Mobile phone

Scrutiny over phone snooping tech won’t extend to Scotland

A move by the Home Office to improve oversight of public agencies using mobile phone interception technology will not extend to Scotland.

In May 2016, The Ferret published a report by the Scottish Prison Service that revealed that the agency was using controversial interception devices, known as IMSI catchers, to try to stop prisoners from using mobile phones illegally from prison.

It was the first time a public agency in the UK had admitted to using the phone interception devices.

Subsequently The Ferret also published admissions from UK communications regulator Ofcom and the main mobile phone network operators showing that they had known of the use of IMSI catchers in prisons throughout the UK.

Whilst it has long been suspected that law enforcement agencies in the UK are also covertly using similar devices, official confirmation that IMSI catchers were being used prompted calls from civil liberties groups for a privacy probe and independent scrutiny.

Dr Richard Tynan, of campaign group Liberty, noted that even though the devices were primarily used to block mobile phone use in prisons, they were also collecting detailed information about every phone that connected to the IMSI catcher. It would be nearly impossible to limit catchers so that only phones within prison walls were caught, he said.

A statement received from the Interception of Communications Commissioner (IOCCO) has now confirmed that Commissioner has been tasked by the Home Office to provide independent oversight of the use of the controversial devices in England and Wales.

However, this oversight role will not extend to devices used in Scotland, and the Scottish Government has said it has no plans to ask the IOCCO to tackle this issue in Scotland.

The IOCCO statement said: “We can confirm the Interception of Communications Commissioner has received a formal letter from the Prime Minister asking him to provide oversight of a non statutory basis of IMSI catchers in prisons within England and Wales, until the Investigatory Powers Commission has been set up.

“The Commissioner does not currently plan to produce a separate report about this subject, however it is anticipated the subject will be included within the Commissioner’s 2016 Annual Report, which is due to be released later this year.”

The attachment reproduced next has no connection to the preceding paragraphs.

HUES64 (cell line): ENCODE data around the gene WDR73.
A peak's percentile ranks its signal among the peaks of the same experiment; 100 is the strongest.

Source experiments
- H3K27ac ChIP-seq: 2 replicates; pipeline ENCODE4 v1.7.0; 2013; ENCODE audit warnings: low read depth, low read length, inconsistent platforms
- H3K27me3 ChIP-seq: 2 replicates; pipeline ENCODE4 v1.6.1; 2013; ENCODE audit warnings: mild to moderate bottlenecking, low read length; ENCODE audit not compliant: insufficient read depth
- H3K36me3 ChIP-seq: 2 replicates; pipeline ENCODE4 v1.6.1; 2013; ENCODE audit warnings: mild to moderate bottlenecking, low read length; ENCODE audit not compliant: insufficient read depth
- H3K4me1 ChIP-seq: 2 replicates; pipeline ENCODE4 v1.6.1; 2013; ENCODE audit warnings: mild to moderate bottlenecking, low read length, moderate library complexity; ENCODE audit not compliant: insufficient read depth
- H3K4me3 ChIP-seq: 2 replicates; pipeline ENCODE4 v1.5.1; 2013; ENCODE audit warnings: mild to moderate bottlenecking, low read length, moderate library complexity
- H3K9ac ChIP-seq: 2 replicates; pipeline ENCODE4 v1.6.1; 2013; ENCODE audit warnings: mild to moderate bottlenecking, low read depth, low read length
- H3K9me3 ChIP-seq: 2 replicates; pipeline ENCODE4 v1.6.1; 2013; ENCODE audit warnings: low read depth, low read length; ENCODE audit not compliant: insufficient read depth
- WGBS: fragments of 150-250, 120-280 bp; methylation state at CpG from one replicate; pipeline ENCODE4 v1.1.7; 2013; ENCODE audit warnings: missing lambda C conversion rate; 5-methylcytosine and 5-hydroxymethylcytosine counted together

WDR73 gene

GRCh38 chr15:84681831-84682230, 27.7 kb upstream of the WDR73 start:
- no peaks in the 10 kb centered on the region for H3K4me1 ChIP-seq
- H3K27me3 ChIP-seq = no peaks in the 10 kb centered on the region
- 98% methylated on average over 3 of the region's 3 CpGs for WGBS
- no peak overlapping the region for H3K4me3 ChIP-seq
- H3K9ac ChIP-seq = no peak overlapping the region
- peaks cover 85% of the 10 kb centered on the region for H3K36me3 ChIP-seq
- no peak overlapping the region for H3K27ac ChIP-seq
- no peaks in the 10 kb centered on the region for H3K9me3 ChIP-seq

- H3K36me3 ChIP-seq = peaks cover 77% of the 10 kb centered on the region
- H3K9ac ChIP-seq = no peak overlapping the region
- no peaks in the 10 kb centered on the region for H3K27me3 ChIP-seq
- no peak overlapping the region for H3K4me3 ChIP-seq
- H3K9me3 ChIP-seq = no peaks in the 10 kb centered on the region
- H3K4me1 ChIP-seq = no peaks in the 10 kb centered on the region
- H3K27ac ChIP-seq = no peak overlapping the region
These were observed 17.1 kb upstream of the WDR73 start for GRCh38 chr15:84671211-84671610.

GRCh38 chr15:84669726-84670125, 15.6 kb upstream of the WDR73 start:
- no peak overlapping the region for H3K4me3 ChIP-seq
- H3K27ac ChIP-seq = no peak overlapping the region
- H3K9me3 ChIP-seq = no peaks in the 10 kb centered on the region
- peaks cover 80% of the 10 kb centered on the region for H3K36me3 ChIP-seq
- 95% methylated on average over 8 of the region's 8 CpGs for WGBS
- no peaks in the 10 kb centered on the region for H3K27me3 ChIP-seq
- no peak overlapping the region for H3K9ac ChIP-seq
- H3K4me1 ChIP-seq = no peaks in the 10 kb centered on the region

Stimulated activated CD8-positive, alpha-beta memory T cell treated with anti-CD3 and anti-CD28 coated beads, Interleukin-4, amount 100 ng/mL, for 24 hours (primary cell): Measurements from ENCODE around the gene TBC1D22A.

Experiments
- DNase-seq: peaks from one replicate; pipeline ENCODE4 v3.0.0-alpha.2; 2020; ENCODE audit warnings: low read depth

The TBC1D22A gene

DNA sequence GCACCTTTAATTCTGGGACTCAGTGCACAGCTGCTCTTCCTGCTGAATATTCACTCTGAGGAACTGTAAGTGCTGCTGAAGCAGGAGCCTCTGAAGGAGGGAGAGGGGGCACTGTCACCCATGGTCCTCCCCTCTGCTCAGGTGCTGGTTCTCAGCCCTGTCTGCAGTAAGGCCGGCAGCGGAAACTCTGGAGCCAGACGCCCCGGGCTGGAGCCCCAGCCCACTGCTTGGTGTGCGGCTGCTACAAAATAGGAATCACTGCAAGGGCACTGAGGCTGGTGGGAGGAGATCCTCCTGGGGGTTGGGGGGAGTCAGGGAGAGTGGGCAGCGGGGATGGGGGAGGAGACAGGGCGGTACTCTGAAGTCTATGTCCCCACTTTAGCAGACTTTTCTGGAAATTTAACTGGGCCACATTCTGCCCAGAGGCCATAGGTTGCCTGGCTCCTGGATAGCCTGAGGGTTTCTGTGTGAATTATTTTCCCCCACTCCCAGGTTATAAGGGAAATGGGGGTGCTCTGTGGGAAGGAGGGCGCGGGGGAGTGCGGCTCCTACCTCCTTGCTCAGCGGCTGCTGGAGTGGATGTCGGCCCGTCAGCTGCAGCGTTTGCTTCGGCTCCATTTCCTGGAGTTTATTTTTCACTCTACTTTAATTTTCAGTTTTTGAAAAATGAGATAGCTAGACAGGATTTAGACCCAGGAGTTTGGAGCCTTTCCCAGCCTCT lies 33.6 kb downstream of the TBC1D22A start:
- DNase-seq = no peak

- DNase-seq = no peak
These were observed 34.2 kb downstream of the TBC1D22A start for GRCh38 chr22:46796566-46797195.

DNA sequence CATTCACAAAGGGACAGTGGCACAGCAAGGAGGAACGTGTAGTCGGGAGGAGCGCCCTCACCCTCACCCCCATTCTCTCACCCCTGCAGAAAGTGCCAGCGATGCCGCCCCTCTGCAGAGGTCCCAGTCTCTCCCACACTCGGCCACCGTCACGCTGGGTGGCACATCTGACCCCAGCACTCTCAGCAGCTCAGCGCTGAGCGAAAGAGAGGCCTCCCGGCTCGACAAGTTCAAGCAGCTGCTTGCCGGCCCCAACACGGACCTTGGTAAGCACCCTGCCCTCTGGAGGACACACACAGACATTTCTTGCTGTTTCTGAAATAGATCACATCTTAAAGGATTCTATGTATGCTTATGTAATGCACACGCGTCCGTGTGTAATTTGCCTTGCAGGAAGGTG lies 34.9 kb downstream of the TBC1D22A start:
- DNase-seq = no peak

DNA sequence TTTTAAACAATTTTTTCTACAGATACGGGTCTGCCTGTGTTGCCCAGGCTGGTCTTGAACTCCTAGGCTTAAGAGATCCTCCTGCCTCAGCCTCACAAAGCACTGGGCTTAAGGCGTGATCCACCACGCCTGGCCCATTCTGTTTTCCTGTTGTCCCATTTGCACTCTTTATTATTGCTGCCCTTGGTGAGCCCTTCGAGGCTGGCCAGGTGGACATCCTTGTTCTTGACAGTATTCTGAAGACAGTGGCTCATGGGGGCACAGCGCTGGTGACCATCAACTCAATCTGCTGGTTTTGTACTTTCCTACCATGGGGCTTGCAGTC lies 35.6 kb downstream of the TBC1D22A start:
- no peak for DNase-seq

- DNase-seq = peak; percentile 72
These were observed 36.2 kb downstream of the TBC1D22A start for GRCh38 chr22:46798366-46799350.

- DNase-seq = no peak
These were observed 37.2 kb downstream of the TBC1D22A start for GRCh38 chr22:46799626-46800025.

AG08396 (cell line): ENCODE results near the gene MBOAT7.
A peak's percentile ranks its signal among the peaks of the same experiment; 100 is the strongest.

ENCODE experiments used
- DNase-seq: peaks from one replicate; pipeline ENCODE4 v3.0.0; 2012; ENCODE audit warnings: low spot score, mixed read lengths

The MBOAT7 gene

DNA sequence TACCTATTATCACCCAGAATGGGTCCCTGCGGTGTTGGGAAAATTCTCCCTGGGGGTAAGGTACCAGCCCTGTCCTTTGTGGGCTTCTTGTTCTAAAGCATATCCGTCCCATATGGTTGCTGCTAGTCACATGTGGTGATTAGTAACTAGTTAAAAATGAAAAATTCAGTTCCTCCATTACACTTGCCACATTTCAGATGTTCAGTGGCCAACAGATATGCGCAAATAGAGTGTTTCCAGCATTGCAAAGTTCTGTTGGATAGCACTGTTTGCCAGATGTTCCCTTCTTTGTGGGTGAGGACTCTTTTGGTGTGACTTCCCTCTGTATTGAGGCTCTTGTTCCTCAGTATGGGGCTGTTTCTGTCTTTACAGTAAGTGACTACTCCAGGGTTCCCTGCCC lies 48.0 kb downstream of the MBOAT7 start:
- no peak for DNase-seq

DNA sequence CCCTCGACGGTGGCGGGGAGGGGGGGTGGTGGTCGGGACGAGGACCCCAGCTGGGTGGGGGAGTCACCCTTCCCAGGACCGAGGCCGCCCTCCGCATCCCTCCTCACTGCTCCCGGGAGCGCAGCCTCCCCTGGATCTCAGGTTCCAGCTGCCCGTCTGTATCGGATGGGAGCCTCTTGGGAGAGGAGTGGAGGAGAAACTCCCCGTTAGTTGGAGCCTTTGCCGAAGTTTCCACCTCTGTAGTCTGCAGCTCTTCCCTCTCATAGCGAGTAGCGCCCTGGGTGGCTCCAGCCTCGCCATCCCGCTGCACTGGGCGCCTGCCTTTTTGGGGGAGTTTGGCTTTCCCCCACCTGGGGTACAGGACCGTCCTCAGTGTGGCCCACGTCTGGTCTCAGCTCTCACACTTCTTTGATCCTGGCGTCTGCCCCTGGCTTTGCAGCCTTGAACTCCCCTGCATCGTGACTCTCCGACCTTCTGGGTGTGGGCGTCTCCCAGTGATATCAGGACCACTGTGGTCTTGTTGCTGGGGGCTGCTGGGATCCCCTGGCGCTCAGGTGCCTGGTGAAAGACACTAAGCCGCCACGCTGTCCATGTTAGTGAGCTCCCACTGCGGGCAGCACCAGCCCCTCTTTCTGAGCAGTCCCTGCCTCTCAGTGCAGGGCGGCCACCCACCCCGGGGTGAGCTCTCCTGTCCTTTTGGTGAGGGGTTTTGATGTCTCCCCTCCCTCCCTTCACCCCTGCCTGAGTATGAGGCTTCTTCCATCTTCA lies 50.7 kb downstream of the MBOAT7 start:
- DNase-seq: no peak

But John Finnie MSP, justice spokesperson for the Scottish Green Party, said independent scrutiny of the devices was important to ensure that innocent people near Scottish prisons were not subject to “collateral intrusion”.

He said: “Understandably, the prison service will want to take reasonable steps to prohibit illegal communications being made from within its estate, but there must be safeguards in place to prevent collateral intrusion resulting from IMSI catchers. I’d urge the Scottish Government to take steps to extend the IOCC oversight role to Scotland.”

The Scottish Prison Service is known to have trialled the mobile phone interception technology at two prisons, HMP Shotts in North Lanarkshire and HMP Glenochil near Alloa.

The pilot cost £1.2 million and was not wholly successful, after prisoners were said to have developed “innovative countermeasures” to evade the devices. Recently, The Register revealed that the countermeasures amounted to covering devices with tin foil.

The Westminster government is also considering new legislation which would, for the first time, allow ministers to order mobile phone companies to install IMSI catchers on their own networks in England and Wales.

The Ferret asked the Scottish Government whether it had any plans to enhance scrutiny over the use of mobile phone interception devices in Scottish prisons, or whether it would introduce similar measures to extend their use north of the border.

“We support the direction of travel of these proposals but consider further information is required before applying such provisions to Scotland,” said a Scottish Government spokesman.

“It is for the Scottish Prison Service to take all reasonable steps to prohibit illegal communications being made from within its estate, including use of mobile phone blocking technology which is already at their disposal.”

Most police forces in the UK, including Police Scotland, maintain a “neither confirm nor deny” stance on their use and ownership of mobile phone interception technologies, such as IMSI catchers. This policy has been supported by the Scottish Information Commissioner.

Nevertheless the Bristol Cable uncovered evidence from Police purchasing records that showed at least seven police forces in England and Wales have bought equipment from a company called Cellxion, which is said to manufacture IMSI catchers.

After the Bristol Cable identified this information, a number of police forces in England and Wales have apparently stopped publishing their purchasing records, despite being legally required to do so.

Ferret freedom of information requests to Police Scotland to establish whether they have also purchased equipment from Cellxion have so far received “neither confirm nor deny responses.”

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